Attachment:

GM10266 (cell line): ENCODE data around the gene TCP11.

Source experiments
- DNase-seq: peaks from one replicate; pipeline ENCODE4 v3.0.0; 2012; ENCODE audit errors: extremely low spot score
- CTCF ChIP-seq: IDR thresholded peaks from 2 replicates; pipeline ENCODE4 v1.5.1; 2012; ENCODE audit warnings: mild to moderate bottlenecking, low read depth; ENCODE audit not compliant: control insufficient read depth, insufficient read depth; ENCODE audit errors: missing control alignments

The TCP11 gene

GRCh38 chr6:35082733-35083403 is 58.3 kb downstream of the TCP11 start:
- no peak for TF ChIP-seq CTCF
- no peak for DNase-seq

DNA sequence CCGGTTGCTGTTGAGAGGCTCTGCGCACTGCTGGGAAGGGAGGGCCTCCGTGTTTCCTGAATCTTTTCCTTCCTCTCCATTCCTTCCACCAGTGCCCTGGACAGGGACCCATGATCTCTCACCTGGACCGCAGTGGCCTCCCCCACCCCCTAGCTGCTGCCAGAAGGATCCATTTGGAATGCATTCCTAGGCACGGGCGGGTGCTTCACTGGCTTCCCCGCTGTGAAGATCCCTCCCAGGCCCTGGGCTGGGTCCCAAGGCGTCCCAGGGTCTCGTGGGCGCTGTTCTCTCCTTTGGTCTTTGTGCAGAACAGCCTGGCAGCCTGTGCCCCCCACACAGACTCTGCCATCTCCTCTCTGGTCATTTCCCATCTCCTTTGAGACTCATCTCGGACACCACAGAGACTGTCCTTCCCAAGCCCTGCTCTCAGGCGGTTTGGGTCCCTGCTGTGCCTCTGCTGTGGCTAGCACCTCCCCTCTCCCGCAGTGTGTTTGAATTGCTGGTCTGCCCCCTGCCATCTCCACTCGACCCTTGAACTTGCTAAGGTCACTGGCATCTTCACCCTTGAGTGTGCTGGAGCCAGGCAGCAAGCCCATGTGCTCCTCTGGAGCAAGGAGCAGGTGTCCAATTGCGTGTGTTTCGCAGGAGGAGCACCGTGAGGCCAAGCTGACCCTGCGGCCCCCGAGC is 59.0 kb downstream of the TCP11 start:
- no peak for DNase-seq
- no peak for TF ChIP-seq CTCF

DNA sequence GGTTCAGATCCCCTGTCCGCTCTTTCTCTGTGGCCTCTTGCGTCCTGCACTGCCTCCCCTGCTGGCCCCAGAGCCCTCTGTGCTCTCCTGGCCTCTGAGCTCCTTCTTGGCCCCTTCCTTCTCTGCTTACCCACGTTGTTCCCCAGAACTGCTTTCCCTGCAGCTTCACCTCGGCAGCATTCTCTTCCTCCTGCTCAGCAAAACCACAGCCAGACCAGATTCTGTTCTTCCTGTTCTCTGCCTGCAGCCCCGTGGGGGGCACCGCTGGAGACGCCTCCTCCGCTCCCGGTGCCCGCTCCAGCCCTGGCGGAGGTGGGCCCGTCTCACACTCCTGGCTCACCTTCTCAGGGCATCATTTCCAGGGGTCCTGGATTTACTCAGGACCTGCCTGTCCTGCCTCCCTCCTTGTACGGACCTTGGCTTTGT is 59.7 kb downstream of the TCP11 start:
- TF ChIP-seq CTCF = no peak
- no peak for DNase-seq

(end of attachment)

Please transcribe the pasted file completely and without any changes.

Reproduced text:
GM10266 (cell line): ENCODE data around the gene TCP11.

Source experiments
- DNase-seq: peaks from one replicate; pipeline ENCODE4 v3.0.0; 2012; ENCODE audit errors: extremely low spot score
- CTCF ChIP-seq: IDR thresholded peaks from 2 replicates; pipeline ENCODE4 v1.5.1; 2012; ENCODE audit warnings: mild to moderate bottlenecking, low read depth; ENCODE audit not compliant: control insufficient read depth, insufficient read depth; ENCODE audit errors: missing control alignments

The TCP11 gene

GRCh38 chr6:35082733-35083403 is 58.3 kb downstream of the TCP11 start:
- no peak for TF ChIP-seq CTCF
- no peak for DNase-seq

DNA sequence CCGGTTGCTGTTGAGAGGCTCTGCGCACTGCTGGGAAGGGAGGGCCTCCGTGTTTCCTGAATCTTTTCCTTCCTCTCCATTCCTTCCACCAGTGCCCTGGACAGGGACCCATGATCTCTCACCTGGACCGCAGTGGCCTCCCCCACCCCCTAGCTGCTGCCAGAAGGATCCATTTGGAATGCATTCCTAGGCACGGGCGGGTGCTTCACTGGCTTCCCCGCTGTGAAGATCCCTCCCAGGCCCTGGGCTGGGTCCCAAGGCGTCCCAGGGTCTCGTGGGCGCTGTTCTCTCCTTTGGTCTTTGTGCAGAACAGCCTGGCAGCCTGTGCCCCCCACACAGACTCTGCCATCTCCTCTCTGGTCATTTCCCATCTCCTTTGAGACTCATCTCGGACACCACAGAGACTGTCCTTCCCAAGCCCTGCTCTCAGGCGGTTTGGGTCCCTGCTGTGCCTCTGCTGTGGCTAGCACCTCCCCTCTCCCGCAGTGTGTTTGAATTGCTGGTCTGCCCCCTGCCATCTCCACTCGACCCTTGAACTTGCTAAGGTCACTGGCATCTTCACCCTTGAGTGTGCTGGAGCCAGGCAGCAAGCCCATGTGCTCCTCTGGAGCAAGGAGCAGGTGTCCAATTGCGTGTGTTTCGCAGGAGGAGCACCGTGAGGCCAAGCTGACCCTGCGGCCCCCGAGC is 59.0 kb downstream of the TCP11 start:
- no peak for DNase-seq
- no peak for TF ChIP-seq CTCF

DNA sequence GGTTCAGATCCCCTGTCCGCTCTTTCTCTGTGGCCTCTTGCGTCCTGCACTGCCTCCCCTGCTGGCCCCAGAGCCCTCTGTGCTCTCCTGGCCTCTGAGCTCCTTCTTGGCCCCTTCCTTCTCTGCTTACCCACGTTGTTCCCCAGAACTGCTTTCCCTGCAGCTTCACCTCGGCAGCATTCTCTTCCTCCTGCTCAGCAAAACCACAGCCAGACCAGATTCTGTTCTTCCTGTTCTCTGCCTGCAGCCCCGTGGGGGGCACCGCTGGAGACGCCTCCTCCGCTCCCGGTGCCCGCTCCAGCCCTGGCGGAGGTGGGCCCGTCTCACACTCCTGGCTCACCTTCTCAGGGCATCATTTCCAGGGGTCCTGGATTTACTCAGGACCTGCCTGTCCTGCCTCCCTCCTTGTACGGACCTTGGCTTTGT is 59.7 kb downstream of the TCP11 start:
- TF ChIP-seq CTCF = no peak
- no peak for DNase-seq